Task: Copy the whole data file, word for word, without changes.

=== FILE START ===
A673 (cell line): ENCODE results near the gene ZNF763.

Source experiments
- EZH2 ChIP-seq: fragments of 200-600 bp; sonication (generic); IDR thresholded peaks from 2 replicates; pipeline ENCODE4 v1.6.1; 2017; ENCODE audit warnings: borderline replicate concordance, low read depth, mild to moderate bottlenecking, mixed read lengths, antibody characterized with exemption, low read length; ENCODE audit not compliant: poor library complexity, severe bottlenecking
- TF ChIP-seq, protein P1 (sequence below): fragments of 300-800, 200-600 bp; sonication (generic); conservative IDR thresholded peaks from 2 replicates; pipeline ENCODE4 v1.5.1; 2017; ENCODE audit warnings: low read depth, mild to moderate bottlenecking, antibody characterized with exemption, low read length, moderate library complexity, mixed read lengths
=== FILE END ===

A673 (cell line): ENCODE results near the gene ZNF763.

Source experiments
- EZH2 ChIP-seq: fragments of 200-600 bp; sonication (generic); IDR thresholded peaks from 2 replicates; pipeline ENCODE4 v1.6.1; 2017; ENCODE audit warnings: borderline replicate concordance, low read depth, mild to moderate bottlenecking, mixed read lengths, antibody characterized with exemption, low read length; ENCODE audit not compliant: poor library complexity, severe bottlenecking
- TF ChIP-seq, protein P1 (sequence below): fragments of 300-800, 200-600 bp; sonication (generic); conservative IDR thresholded peaks from 2 replicates; pipeline ENCODE4 v1.5.1; 2017; ENCODE audit warnings: low read depth, mild to moderate bottlenecking, antibody characterized with exemption, low read length, moderate library complexity, mixed read lengths